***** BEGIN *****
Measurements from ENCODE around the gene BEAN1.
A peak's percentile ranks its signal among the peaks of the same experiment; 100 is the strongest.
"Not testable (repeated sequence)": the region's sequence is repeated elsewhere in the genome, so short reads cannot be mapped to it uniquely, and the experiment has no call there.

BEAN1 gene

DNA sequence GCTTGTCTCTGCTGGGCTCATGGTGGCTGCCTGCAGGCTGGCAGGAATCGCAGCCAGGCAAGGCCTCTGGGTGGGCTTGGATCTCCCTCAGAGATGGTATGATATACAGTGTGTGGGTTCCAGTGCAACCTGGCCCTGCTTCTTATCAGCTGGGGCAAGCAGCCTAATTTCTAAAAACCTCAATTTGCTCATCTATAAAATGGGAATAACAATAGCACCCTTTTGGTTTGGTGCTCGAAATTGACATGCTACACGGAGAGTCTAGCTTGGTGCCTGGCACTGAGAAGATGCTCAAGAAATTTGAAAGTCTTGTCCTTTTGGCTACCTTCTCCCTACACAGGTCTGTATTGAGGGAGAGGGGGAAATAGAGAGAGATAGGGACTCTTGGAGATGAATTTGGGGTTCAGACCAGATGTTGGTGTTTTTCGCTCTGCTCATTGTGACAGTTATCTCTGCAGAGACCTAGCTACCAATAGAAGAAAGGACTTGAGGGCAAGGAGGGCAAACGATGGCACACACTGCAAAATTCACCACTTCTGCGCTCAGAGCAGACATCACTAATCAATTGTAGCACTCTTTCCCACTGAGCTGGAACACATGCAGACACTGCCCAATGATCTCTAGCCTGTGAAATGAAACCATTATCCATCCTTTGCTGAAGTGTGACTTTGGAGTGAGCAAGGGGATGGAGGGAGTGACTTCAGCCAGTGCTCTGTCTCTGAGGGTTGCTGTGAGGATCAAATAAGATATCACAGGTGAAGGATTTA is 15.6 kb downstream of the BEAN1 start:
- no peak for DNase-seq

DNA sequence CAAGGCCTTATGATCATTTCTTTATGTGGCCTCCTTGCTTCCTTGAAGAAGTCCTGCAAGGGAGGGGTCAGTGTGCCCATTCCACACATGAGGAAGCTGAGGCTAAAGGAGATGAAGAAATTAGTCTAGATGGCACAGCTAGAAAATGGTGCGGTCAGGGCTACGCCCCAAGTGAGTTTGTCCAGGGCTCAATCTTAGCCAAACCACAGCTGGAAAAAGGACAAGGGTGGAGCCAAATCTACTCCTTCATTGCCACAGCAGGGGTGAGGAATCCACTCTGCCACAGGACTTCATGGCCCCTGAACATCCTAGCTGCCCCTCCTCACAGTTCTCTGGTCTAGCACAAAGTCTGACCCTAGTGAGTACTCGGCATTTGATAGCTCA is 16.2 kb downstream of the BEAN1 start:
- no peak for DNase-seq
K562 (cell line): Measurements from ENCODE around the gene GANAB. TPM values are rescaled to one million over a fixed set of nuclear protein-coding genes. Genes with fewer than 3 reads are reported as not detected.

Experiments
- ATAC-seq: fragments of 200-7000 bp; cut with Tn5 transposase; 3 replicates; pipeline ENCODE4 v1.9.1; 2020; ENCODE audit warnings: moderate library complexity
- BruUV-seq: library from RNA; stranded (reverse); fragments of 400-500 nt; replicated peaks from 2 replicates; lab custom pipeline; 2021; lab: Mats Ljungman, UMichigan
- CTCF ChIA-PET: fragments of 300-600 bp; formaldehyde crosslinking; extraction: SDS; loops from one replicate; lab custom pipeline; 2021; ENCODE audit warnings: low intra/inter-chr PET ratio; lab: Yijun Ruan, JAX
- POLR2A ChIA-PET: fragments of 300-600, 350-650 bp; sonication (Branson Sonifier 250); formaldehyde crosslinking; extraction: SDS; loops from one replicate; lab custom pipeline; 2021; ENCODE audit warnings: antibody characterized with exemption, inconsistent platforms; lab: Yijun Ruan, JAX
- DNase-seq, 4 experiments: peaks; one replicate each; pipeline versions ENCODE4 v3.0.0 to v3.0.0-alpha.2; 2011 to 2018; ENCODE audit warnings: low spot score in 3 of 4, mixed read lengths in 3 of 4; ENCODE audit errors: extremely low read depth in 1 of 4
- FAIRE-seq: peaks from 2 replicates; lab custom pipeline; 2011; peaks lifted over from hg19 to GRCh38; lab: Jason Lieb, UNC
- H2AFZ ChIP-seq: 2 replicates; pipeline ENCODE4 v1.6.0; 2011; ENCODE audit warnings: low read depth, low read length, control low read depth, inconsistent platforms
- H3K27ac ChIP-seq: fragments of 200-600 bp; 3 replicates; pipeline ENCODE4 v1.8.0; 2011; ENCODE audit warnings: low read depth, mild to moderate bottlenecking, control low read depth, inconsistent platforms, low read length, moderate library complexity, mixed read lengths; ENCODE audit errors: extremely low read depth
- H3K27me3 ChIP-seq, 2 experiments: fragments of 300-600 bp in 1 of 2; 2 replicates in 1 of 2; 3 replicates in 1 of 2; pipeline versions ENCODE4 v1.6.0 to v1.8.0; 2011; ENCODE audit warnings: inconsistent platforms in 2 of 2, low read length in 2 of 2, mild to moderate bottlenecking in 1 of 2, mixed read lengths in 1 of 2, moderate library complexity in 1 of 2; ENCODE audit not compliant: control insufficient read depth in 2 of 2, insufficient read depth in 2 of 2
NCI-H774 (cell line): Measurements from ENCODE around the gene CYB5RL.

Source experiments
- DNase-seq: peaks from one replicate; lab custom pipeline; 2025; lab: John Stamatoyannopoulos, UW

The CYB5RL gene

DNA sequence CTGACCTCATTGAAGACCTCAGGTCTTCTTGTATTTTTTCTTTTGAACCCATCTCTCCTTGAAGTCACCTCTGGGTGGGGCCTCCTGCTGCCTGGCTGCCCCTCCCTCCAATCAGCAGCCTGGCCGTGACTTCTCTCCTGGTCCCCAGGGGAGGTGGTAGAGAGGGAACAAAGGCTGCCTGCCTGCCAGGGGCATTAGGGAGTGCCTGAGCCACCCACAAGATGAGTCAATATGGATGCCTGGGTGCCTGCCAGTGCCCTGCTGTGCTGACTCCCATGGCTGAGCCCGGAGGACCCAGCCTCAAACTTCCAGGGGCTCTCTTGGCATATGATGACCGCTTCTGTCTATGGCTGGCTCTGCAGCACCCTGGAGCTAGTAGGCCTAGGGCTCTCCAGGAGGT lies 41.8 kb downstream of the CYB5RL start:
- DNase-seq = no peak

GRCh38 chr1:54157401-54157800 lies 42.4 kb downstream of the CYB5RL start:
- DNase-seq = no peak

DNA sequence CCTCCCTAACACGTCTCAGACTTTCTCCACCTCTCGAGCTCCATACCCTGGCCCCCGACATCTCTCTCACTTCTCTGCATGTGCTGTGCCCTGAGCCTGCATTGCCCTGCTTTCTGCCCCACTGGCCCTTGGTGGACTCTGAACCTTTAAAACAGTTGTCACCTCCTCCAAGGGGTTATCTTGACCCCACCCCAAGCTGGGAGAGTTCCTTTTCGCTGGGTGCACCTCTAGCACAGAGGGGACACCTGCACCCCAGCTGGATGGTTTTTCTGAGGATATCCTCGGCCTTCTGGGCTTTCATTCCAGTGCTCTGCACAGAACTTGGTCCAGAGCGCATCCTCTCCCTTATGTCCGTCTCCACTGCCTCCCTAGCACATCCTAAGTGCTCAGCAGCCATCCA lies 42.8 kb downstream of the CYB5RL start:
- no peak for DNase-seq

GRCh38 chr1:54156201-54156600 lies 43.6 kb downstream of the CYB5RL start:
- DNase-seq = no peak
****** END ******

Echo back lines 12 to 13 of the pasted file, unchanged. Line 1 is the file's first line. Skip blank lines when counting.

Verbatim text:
- BruUV-seq: library from RNA; stranded (reverse); fragments of 400-500 nt; replicated peaks from 2 replicates; lab custom pipeline; 2021; lab: Mats Ljungman, UMichigan
- CTCF ChIA-PET: fragments of 300-600 bp; formaldehyde crosslinking; extraction: SDS; loops from one replicate; lab custom pipeline; 2021; ENCODE audit warnings: low intra/inter-chr PET ratio; lab: Yijun Ruan, JAX